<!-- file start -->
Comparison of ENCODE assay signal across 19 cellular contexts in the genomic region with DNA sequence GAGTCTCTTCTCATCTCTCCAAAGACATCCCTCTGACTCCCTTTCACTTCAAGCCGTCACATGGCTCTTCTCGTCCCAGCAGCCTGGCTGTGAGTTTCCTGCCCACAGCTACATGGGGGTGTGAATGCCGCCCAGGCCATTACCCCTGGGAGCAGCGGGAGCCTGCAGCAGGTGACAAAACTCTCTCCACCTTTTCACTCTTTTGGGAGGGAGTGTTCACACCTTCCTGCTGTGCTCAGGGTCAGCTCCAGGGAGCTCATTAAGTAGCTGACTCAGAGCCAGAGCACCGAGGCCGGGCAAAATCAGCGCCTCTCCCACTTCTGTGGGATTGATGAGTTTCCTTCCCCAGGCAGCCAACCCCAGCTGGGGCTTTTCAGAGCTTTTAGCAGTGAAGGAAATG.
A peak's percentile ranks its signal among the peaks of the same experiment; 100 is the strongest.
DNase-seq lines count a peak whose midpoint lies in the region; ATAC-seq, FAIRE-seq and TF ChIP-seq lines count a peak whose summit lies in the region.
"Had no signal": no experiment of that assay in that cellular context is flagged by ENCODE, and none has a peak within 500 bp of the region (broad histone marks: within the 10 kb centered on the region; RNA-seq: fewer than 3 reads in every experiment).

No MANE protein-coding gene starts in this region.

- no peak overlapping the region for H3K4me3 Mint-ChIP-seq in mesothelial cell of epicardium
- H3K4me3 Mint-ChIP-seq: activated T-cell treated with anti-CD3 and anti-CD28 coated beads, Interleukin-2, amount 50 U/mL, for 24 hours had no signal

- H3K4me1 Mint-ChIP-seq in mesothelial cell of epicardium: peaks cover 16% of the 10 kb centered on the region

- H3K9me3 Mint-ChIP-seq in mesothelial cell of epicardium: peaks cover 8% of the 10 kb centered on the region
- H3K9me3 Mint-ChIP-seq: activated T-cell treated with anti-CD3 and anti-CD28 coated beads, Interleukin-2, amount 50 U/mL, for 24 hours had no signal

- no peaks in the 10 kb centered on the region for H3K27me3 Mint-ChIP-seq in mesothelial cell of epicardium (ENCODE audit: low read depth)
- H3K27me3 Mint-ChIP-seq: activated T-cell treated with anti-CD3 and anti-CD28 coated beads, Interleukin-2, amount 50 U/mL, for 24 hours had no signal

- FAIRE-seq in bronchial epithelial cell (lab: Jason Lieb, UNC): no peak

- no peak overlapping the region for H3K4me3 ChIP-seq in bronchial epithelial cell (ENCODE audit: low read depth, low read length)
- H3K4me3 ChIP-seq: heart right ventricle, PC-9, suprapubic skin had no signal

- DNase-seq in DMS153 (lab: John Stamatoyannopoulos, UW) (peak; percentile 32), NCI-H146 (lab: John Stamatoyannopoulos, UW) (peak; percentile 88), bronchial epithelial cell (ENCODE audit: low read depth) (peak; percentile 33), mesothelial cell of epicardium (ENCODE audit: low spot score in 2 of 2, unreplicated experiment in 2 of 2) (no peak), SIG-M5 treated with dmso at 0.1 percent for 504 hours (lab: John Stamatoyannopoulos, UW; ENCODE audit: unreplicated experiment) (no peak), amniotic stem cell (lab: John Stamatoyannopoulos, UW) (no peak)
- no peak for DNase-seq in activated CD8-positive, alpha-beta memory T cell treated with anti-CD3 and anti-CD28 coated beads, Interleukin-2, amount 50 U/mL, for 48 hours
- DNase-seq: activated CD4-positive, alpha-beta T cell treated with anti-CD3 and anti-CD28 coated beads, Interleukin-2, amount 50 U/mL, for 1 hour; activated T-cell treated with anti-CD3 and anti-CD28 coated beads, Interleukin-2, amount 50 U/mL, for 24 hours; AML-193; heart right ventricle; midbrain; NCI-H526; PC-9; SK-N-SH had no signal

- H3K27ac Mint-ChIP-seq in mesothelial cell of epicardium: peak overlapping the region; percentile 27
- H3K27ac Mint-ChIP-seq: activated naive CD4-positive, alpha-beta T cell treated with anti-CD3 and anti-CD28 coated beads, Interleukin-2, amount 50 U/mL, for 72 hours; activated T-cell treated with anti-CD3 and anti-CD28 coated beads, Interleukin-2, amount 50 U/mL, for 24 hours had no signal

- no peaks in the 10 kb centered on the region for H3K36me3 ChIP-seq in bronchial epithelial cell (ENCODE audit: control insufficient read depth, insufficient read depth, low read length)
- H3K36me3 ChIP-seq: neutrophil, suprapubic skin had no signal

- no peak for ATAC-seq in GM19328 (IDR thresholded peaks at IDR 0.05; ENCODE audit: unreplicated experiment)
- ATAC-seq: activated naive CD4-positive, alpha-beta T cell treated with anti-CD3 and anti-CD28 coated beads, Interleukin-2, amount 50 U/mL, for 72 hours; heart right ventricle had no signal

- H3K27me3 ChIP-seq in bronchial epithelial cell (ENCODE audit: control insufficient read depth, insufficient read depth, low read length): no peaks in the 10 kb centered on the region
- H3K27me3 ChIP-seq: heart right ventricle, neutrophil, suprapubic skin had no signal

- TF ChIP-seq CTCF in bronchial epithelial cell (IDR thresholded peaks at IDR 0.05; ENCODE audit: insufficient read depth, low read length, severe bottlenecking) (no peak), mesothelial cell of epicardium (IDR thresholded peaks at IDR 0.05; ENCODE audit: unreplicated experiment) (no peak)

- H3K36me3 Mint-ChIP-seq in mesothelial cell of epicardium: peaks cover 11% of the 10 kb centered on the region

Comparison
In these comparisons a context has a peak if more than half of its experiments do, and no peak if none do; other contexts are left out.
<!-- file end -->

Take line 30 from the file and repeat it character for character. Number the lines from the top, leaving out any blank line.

In these comparisons a context has a peak if more than half of its experiments do, and no peak if none do; other contexts are left out.